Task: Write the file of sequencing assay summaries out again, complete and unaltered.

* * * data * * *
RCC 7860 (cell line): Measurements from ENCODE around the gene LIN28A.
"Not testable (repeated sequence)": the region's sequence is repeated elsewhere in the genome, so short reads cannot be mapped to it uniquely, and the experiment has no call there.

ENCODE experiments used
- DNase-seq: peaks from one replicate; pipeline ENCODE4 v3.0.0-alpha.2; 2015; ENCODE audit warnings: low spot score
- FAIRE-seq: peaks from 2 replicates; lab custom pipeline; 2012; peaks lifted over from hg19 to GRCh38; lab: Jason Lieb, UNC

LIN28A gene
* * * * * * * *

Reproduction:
RCC 7860 (cell line): Measurements from ENCODE around the gene LIN28A.
"Not testable (repeated sequence)": the region's sequence is repeated elsewhere in the genome, so short reads cannot be mapped to it uniquely, and the experiment has no call there.

ENCODE experiments used
- DNase-seq: peaks from one replicate; pipeline ENCODE4 v3.0.0-alpha.2; 2015; ENCODE audit warnings: low spot score
- FAIRE-seq: peaks from 2 replicates; lab custom pipeline; 2012; peaks lifted over from hg19 to GRCh38; lab: Jason Lieb, UNC

LIN28A gene